Last week marked NYU’s spring break so while students enjoyed fun in the sun–some on southern beaches and others in unseasonably warm Washington Square Park—I had time to socialize at lunches with friends and at a St. Patrick’s Day party. As often with baby boomer social situations, the conversation started with “So how are the kids?” The answer is that the 20- and 30-something kids are fine but their parents are a bit perplexed by their attitudes towards work, their “addiction” to cell phones, and the house rules for boomerang kids. These offspring are all what we would call “good” kids; either already on a path to success or hard at work trying to find one. Not a bad apple in the basket. Yet I came away from multiple conversations with the sense that loving parents are trying to figure out what makes the younger generation tick but are left confused by the cultural differences. What follows is impressionistic report from the front lines of parenting; no names are used to protect both parents and adult children!
Take cell phones, for example. During a several conversations, parent after parent recounted how their adult children’s cell phone mailboxes are full because they don’t use voice mail and never delete messages. Why not listen to your messages? parents asked. The answer, a young man told his mom: “You’re the only one who calls and leaves messages. None of my friends do.” The guaranteed way to reach her son, another mom related, was to text. Yes, the parents nodded, it seems most sons will actually text back. Alleluia! Daughters, all agreed, are decidedly less difficult to reach and do actually listen to messages…sometimes.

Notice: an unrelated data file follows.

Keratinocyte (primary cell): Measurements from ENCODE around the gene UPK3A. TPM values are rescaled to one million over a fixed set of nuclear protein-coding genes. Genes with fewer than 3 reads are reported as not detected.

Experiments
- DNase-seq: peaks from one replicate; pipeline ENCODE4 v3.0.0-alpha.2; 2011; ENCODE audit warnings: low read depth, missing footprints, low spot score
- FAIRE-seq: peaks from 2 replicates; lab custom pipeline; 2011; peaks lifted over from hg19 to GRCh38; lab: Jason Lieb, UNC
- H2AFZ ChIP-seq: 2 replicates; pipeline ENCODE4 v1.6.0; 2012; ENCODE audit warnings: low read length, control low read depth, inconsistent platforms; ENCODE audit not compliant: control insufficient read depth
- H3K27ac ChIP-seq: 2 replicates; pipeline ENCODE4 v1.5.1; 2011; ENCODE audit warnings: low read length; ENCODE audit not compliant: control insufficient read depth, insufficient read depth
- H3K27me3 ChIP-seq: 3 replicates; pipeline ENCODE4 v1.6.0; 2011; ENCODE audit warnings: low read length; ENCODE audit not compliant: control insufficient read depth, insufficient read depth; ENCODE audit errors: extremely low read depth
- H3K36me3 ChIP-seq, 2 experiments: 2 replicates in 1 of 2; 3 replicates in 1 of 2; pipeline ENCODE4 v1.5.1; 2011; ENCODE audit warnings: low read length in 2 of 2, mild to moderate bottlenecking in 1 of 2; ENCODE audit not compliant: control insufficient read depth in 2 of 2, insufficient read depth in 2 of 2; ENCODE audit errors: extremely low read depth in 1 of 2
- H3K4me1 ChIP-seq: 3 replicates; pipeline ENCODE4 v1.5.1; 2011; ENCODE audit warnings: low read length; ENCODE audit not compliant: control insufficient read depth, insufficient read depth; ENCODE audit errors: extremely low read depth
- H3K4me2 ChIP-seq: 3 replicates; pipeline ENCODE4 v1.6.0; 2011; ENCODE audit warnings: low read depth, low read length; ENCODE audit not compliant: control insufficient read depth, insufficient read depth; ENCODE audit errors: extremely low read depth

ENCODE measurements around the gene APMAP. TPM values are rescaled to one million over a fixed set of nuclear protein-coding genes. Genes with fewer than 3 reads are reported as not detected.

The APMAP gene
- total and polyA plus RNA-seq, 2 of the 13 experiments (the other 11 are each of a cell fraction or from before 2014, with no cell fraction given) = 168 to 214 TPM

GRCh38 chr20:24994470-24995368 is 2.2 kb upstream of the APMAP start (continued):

But daughters and sons are equally rude, according to parents, when it comes to constant texting: while having a conversation, during meals, while shopping, while walking in the park, on family vacations. One mom asked her son to stop texting at the dinner table; he was insulted that she said he was being rude. Another mom wondered what exactly her daughter constantly texts. Was there that much drama in her life? No, she was assured by other parents, it just that young people update multiple friends on the tiniest details of their lives, which prompted one mom to ask rhetorically, “Do any of you care what I had for lunch today?” Chalk it up to generational differences.
Parents were also flummoxed by their adult children’s attitudes toward careers. One young man told his mother that he was looking for a job that he could “enjoy” going to each day. “Why do you think they call it ‘work?’” she told him. “It’s not supposed to be fun.” Another was puzzled why her son the attorney no longer wants to practice law. “I guess he’ll find a business-type job,” she said with a shrug. Yet another father was taken aback when a friend’s daughter announced that her job was “nothing really important.” He was a bit exasperated: “She’s 22. She’s not going to be CEO!”